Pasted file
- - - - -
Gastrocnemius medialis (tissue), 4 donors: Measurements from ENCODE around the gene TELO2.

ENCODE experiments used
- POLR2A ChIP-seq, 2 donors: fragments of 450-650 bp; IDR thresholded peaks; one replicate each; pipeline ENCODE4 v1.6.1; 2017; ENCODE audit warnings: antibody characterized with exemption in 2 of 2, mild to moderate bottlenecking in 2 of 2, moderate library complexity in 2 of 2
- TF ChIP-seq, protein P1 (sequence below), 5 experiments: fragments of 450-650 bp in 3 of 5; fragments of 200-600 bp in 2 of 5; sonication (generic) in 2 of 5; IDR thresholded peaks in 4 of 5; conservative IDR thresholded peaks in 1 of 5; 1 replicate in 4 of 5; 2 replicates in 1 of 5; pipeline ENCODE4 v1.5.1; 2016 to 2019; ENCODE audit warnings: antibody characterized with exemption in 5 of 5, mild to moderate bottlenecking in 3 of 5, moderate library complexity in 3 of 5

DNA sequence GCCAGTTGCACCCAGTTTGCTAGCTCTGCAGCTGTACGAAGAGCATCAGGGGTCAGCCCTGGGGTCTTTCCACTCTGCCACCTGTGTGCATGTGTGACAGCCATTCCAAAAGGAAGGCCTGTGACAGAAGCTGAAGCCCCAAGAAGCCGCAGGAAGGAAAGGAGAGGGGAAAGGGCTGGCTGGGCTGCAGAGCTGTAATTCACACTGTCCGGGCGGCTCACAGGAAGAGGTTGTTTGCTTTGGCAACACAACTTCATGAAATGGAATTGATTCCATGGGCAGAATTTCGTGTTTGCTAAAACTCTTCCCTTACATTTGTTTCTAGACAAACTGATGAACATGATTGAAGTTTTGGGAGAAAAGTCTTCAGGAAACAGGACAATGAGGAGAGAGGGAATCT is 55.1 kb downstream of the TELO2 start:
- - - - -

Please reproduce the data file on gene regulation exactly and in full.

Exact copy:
Gastrocnemius medialis (tissue), 4 donors: Measurements from ENCODE around the gene TELO2.

ENCODE experiments used
- POLR2A ChIP-seq, 2 donors: fragments of 450-650 bp; IDR thresholded peaks; one replicate each; pipeline ENCODE4 v1.6.1; 2017; ENCODE audit warnings: antibody characterized with exemption in 2 of 2, mild to moderate bottlenecking in 2 of 2, moderate library complexity in 2 of 2
- TF ChIP-seq, protein P1 (sequence below), 5 experiments: fragments of 450-650 bp in 3 of 5; fragments of 200-600 bp in 2 of 5; sonication (generic) in 2 of 5; IDR thresholded peaks in 4 of 5; conservative IDR thresholded peaks in 1 of 5; 1 replicate in 4 of 5; 2 replicates in 1 of 5; pipeline ENCODE4 v1.5.1; 2016 to 2019; ENCODE audit warnings: antibody characterized with exemption in 5 of 5, mild to moderate bottlenecking in 3 of 5, moderate library complexity in 3 of 5

DNA sequence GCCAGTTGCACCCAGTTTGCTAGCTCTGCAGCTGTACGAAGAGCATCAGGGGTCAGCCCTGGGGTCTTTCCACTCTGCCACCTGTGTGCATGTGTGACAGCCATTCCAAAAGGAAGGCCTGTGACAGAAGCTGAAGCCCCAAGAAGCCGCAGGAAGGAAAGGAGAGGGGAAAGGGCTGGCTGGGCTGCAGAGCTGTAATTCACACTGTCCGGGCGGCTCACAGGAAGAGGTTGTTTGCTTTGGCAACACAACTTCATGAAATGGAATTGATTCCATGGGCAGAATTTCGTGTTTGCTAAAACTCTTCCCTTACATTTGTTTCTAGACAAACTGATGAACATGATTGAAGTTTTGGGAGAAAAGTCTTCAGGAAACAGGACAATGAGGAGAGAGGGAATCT is 55.1 kb downstream of the TELO2 start: